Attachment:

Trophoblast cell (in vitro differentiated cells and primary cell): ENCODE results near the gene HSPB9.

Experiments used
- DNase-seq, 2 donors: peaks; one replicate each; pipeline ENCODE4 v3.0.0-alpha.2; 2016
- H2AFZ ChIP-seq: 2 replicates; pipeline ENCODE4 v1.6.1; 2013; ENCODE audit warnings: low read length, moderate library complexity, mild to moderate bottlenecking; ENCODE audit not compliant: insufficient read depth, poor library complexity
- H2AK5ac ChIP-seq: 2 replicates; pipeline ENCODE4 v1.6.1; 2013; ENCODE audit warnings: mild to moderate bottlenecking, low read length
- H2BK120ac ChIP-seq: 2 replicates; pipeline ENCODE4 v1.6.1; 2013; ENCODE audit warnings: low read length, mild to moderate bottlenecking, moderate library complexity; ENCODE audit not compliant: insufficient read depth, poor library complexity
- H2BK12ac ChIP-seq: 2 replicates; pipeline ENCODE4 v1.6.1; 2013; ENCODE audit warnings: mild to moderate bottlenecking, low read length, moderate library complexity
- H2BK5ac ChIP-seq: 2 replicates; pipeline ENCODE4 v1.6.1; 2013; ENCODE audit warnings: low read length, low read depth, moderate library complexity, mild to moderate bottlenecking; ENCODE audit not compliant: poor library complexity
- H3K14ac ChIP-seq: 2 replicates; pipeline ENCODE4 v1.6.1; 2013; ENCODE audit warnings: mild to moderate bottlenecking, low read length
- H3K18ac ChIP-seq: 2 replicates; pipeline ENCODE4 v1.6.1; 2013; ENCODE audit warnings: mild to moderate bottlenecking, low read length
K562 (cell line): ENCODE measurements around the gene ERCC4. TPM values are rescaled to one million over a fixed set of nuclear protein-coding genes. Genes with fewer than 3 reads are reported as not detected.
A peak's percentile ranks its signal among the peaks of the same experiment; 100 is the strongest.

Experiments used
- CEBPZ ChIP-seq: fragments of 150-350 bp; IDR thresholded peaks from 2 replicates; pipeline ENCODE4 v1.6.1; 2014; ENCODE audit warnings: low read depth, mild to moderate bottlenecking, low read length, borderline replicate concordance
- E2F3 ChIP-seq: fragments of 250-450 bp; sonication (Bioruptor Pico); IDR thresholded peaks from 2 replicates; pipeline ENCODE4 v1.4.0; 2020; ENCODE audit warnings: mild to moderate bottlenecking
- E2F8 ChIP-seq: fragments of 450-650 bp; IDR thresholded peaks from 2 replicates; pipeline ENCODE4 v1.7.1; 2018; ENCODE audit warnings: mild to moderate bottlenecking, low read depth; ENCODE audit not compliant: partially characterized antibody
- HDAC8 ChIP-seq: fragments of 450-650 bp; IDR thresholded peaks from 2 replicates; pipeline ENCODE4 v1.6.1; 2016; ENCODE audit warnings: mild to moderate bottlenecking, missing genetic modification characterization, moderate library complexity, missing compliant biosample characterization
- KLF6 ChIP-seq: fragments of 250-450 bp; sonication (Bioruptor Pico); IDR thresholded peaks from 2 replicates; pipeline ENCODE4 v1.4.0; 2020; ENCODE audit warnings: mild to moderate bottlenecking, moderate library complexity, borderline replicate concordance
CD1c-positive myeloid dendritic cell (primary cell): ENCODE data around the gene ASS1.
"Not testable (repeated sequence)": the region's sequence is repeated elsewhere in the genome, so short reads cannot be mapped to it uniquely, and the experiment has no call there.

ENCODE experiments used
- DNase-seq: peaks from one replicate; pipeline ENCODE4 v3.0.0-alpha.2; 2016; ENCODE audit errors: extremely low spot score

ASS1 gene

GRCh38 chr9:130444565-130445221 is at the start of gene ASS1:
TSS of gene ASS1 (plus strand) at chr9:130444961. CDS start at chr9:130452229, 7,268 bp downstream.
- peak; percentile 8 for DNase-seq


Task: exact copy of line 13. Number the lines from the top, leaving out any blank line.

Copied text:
Experiments used